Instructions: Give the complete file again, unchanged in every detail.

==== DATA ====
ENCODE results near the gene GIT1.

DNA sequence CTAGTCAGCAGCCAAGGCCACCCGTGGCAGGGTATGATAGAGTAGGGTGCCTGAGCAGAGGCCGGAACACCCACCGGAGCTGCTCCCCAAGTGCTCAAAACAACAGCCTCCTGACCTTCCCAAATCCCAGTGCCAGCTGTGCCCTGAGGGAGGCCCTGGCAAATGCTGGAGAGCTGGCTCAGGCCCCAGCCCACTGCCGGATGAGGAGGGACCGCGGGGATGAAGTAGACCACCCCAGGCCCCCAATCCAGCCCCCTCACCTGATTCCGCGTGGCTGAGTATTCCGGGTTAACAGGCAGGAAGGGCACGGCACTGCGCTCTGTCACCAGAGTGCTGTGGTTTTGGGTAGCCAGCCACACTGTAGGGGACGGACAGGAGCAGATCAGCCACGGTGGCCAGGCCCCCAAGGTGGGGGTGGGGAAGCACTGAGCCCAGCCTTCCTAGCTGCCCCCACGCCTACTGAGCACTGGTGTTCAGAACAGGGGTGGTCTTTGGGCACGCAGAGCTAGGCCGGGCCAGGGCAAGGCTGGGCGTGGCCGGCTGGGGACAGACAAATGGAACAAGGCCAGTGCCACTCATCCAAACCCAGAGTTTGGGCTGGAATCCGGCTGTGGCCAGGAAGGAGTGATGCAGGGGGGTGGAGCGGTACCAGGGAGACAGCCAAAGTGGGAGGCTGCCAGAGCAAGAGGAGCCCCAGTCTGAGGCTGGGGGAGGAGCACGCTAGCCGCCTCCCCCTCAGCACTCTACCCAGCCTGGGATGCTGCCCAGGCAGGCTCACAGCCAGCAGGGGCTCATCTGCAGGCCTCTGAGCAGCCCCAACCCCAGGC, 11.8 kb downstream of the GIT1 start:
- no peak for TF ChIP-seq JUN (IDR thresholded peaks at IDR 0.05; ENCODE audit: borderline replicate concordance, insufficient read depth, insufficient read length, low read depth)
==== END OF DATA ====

ENCODE results near the gene GIT1.

DNA sequence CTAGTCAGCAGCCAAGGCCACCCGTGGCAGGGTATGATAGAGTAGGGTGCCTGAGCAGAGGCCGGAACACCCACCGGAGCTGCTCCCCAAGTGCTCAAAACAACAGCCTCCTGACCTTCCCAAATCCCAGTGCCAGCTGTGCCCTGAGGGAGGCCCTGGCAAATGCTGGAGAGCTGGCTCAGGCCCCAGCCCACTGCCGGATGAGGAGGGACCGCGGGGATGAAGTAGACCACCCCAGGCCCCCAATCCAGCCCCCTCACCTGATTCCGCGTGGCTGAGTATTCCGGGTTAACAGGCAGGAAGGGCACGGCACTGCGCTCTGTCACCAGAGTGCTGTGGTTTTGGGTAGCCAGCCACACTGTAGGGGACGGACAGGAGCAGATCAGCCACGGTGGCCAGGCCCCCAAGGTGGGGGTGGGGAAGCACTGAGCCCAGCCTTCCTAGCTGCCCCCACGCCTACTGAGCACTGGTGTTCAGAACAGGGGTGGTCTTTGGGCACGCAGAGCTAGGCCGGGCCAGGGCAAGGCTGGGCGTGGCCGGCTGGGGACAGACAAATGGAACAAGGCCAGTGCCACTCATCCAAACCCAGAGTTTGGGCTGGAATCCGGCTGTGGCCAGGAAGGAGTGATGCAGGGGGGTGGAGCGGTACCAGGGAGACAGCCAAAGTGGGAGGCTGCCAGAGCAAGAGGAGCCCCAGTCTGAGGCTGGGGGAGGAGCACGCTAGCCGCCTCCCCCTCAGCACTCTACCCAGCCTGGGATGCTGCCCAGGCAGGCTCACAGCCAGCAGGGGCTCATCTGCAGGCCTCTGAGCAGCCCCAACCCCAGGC, 11.8 kb downstream of the GIT1 start:
- no peak for TF ChIP-seq JUN (IDR thresholded peaks at IDR 0.05; ENCODE audit: borderline replicate concordance, insufficient read depth, insufficient read length, low read depth)